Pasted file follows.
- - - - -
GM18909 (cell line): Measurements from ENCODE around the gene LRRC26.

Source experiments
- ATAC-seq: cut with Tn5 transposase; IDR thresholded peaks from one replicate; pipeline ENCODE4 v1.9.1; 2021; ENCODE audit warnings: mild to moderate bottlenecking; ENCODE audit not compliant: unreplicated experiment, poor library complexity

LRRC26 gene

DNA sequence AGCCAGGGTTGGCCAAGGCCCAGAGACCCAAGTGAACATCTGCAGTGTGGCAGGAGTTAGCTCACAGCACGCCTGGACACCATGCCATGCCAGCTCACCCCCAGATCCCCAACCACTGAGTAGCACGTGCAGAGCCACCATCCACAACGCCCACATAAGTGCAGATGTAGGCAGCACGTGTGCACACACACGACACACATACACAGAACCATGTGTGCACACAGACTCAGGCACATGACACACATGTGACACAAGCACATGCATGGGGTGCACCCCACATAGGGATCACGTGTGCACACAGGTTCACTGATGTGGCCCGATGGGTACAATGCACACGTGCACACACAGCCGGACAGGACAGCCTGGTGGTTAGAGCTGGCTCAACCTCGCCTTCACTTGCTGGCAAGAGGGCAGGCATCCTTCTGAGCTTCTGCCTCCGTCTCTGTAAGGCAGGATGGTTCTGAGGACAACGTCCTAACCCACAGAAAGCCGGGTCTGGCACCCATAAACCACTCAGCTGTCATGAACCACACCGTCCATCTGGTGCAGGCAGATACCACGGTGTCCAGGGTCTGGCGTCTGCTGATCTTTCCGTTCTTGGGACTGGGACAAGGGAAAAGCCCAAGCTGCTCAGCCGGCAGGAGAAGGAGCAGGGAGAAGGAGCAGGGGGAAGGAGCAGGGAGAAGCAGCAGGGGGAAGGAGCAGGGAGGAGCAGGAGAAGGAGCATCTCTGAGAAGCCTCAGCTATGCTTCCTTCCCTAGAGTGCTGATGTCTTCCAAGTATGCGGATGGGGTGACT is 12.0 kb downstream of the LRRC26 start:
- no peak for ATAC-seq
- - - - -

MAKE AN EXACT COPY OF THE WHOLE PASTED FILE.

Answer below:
GM18909 (cell line): Measurements from ENCODE around the gene LRRC26.

Source experiments
- ATAC-seq: cut with Tn5 transposase; IDR thresholded peaks from one replicate; pipeline ENCODE4 v1.9.1; 2021; ENCODE audit warnings: mild to moderate bottlenecking; ENCODE audit not compliant: unreplicated experiment, poor library complexity

LRRC26 gene

DNA sequence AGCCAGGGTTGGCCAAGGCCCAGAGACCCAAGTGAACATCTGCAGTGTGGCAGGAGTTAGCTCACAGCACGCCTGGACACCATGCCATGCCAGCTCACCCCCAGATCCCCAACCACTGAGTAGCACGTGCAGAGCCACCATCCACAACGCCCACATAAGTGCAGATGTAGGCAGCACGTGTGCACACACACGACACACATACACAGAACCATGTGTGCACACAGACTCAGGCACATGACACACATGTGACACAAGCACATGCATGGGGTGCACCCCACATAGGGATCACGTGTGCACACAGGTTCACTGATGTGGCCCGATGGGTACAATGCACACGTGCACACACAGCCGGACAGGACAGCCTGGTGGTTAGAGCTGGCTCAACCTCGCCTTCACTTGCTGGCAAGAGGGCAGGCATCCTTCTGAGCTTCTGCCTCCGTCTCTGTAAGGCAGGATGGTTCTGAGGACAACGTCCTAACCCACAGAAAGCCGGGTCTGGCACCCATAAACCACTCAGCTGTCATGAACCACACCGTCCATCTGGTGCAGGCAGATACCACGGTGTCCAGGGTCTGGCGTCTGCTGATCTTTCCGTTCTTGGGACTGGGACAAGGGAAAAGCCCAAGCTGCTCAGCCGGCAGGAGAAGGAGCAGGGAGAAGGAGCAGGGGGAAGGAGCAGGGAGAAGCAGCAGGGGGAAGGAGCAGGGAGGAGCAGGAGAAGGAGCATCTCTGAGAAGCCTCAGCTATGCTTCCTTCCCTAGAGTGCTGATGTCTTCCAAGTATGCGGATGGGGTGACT is 12.0 kb downstream of the LRRC26 start:
- no peak for ATAC-seq